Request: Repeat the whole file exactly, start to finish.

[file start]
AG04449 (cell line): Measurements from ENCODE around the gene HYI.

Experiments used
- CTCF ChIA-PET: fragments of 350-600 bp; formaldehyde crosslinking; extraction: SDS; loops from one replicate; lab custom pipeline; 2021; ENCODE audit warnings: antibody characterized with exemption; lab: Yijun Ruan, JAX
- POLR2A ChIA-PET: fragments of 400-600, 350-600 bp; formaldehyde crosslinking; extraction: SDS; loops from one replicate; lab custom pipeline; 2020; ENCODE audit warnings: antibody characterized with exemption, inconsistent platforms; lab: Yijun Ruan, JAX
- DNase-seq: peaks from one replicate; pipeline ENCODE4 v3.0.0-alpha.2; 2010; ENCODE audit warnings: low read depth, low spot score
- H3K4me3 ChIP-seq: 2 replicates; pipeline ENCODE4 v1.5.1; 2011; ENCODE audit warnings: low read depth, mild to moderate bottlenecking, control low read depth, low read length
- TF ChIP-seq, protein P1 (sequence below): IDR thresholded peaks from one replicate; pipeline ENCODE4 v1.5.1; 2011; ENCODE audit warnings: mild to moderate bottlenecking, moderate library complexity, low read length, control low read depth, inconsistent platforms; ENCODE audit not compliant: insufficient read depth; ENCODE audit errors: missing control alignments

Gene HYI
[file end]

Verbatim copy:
AG04449 (cell line): Measurements from ENCODE around the gene HYI.

Experiments used
- CTCF ChIA-PET: fragments of 350-600 bp; formaldehyde crosslinking; extraction: SDS; loops from one replicate; lab custom pipeline; 2021; ENCODE audit warnings: antibody characterized with exemption; lab: Yijun Ruan, JAX
- POLR2A ChIA-PET: fragments of 400-600, 350-600 bp; formaldehyde crosslinking; extraction: SDS; loops from one replicate; lab custom pipeline; 2020; ENCODE audit warnings: antibody characterized with exemption, inconsistent platforms; lab: Yijun Ruan, JAX
- DNase-seq: peaks from one replicate; pipeline ENCODE4 v3.0.0-alpha.2; 2010; ENCODE audit warnings: low read depth, low spot score
- H3K4me3 ChIP-seq: 2 replicates; pipeline ENCODE4 v1.5.1; 2011; ENCODE audit warnings: low read depth, mild to moderate bottlenecking, control low read depth, low read length
- TF ChIP-seq, protein P1 (sequence below): IDR thresholded peaks from one replicate; pipeline ENCODE4 v1.5.1; 2011; ENCODE audit warnings: mild to moderate bottlenecking, moderate library complexity, low read length, control low read depth, inconsistent platforms; ENCODE audit not compliant: insufficient read depth; ENCODE audit errors: missing control alignments

Gene HYI